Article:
Chapter Two - Assignment Three
The situation that Shatiek finds himself in is a sad and unfortunate one. However, as a juvenile judge I would treat him as a minor. Having considered all the available evidence and information, it is clear that the young man has been influenced by the society.
Crime and drugs are all he knows about. The young man has never had the opportunity in his short life to try and be anybody else other than that. The courts should provide the young man with this opportunity. I would place him in a youth facility for a prolonged stay to help him.
A 16-year-old like Shatiek may or may not deserve a second chance. It is determined by the evidence and information adduced in court concerning the particular young 16 old.
Shatieks's behavior is very much common among adolescent boys especially in the low-end areas and estates. Young boys are introduced very early in their lives into crime, drugs and firearms.
The children should be prosecuted in a juvenile court. They should be locked up in a youth facility for a period. The service would allow them realize the seriousness of their actions. It would arrest this deviant behavior before is spills out of control.
There is sufficient evidence to justify crimes among the participants of the sex ring. Whatever missing evidence or piece of information there is can easily be investigated by the law enforcement officers.
It is paramount that the participants be punished for their activities. In an addition, they should undergo counseling to share their thoughts and feelings on the issue. Parents and guardians are also advised to pay more attention to their children and to what they may be up to. Serious crimes may be being committed right under their noses.
Chapter Two - Assignment Four
Yes, each of the scenarios can result in an adjudication of delinquency by a juvenile court judge. The reason is that each situation involves minors. The minors in each case are the perpetrators of at least one crime. A juvenile court judge under usual and ordinary circumstances has jurisdiction over such matters.
The scenarios explained in the question are not of equivalent seriousness. Scenario 1 is not that severe as the suspect causes little or no harm to the society. The result of scenario 1 is charges being dropped. Scenario two is far-reaching as the impact the suspects have on the society is massive. They cause death, destruction of property and accident. The result is murder charges being leveled against the suspects.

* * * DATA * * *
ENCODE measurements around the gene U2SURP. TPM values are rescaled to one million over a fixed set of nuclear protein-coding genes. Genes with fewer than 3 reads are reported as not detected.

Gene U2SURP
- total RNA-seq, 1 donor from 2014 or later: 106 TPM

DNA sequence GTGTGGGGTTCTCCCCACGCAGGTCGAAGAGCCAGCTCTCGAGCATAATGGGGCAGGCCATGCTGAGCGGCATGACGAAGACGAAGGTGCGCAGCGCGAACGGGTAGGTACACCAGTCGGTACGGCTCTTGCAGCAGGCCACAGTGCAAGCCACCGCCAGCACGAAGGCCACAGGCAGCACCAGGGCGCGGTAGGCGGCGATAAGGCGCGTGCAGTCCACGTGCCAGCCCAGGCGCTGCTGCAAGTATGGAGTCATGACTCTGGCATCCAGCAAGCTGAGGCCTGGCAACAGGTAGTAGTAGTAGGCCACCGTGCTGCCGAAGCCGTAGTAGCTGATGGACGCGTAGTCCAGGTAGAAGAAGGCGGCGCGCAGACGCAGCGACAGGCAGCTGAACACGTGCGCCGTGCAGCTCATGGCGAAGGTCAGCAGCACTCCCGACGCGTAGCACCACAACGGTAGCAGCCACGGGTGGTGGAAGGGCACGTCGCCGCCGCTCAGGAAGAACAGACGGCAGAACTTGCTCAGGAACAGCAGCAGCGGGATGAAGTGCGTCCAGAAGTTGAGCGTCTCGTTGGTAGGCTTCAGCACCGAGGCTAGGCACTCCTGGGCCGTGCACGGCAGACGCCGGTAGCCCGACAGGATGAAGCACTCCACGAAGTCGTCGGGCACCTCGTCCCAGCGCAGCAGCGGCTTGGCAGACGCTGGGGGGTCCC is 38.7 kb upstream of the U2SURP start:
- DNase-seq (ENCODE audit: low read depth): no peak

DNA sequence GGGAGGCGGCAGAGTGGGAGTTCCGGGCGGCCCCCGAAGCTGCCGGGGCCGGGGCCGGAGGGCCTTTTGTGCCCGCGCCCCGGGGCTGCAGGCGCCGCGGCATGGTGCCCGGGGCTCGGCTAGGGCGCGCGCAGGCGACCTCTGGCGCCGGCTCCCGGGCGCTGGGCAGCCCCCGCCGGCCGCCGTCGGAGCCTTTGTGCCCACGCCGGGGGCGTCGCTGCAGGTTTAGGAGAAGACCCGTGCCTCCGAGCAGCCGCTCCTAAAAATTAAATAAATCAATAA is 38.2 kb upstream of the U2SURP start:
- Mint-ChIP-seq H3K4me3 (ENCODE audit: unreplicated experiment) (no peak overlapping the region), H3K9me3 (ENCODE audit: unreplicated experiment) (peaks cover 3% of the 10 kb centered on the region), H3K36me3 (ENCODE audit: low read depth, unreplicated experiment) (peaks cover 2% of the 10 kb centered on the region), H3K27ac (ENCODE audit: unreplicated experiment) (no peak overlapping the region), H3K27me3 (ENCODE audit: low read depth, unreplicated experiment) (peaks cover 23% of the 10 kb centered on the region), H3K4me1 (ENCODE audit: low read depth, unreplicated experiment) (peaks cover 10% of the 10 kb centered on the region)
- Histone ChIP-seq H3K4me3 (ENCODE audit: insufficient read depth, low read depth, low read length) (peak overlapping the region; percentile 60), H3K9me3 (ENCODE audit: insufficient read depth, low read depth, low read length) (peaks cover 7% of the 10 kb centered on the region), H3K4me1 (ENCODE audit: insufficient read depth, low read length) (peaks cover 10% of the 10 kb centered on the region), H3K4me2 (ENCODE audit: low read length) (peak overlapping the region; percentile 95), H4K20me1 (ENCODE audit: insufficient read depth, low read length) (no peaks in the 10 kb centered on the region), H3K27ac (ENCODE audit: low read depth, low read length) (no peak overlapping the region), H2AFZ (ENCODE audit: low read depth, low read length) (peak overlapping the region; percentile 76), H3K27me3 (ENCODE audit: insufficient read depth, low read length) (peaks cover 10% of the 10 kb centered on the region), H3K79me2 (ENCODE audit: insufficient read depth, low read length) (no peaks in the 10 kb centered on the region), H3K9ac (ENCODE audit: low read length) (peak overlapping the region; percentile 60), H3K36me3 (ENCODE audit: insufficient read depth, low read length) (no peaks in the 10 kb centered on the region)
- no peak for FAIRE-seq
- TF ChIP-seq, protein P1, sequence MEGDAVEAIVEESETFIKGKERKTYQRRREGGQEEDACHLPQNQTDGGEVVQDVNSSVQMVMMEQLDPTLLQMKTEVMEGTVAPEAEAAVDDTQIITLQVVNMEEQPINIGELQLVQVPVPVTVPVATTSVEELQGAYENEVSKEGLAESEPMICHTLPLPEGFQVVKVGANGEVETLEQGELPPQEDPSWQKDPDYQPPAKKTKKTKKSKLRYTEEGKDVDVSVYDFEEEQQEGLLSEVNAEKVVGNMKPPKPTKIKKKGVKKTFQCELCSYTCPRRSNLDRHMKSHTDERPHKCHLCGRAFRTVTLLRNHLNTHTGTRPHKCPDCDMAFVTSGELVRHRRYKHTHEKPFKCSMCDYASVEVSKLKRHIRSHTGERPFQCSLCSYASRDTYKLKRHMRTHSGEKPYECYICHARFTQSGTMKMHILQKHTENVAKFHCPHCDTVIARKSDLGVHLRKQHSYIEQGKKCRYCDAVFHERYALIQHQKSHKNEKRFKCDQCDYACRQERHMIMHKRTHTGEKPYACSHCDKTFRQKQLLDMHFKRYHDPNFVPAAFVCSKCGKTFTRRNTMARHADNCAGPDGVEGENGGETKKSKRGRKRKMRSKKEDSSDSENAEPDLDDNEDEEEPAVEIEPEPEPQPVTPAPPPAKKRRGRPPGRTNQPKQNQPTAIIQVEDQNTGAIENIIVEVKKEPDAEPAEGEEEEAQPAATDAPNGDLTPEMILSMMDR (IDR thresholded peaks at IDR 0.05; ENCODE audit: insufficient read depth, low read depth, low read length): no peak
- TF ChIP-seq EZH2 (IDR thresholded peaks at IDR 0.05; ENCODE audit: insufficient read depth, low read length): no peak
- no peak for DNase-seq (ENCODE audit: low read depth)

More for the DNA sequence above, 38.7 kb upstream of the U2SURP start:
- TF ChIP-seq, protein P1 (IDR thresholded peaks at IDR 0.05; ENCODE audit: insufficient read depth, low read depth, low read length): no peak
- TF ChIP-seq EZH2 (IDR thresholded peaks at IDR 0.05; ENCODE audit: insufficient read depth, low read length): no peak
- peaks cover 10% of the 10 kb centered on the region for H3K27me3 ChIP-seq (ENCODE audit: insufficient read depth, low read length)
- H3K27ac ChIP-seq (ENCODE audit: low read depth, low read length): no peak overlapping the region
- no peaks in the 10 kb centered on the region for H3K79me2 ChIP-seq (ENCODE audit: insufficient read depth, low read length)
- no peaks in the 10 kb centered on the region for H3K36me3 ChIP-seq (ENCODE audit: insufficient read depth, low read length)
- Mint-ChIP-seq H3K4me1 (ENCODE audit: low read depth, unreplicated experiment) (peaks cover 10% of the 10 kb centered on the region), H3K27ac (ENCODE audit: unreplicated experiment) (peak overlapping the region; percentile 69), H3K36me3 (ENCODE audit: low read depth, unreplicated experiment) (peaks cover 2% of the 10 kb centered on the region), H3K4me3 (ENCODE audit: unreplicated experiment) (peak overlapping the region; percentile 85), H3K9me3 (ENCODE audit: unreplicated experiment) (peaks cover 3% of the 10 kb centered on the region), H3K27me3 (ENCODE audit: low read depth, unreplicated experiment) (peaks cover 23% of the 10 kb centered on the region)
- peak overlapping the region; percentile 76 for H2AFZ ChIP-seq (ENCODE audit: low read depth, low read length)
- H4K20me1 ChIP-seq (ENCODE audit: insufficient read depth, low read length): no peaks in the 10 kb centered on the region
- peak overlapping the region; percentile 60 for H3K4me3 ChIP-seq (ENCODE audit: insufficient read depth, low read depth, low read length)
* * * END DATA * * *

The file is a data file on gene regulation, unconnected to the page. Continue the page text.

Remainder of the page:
I do not think that each of the scenarios should be handled by the juvenile court. Scene one should be dealt with by the juvenile court as the offense in question is not dangerous. The second scenario, however, should not be handled by a children's court. Scenario three should be handled by a minor court as the delinquents are young and non-repeat offenders.
Scenario two should not be dealt with by a minor court. The court should waive and transfer the suspects to and adult justice system. The reason behind this is that the offenses committed in this scenario are far-reaching. An elderly woman is dead, a vehicle has been stolen and an accident caused. The sequence of events portrays prior planning and execution of that plan.
The suspects are very dangerous to the society and should be adjudicated in an adult court. As a juvenile judge, I would punish the young suspect incommensurate with the crime committed, and the legislation contravened. The aim is to make the youth understand the seriousness of his or actions. The juvenile should also understand that the society has no room for deviant behavior. The overriding objective is to rehabilitate and reform the suspect.
Chapter Two - Assignment Five
A youthful chronic offender is a juvenile aged 11 years or younger who has been convicted ten times in their young years for a broad range of crimes and has been arrested within a twelve-month period. It may also involve minors who are between twelve and fifteen years of age and have committed several crimes within a period of eighteen months. Such delinquents are accountable for most of the severe crimes committed by juveniles.
The primary cause of chronic youth offenders is the juvenile's early introduction to crime or violence. The juvenile can have persistent contact with the law enforcement officers until it no longer scares him or her. The juveniles who are lingering youth reprobates are also probably to have mental health problems. These are branded by approaches of loneliness, social loneliness, and emotional uncertainty. They may also have been fatalities of crime and ferocity themselves in their earlier life.
Research has shown that the arrest and adjudication of this group in the juvenile courts have little or no effect. The youthful chronic offenders are more probable than not likely to get worse with arrest and conviction. Special measures are required to deal with this group of young persistent offenders.
The first step in dealing with the group is to understand the group. It is paramount to understand why a particular juvenile is a chronic youth offender. It is also important to talk to them and counsel them. Adjudication and conviction are not enough to rehabilitate the offenders. It is crucial to put in place follow-up mechanisms check on the progress of the offenders once they are out of youth facilities. The points discussed above are the policy changes I would implement and make recommendations on.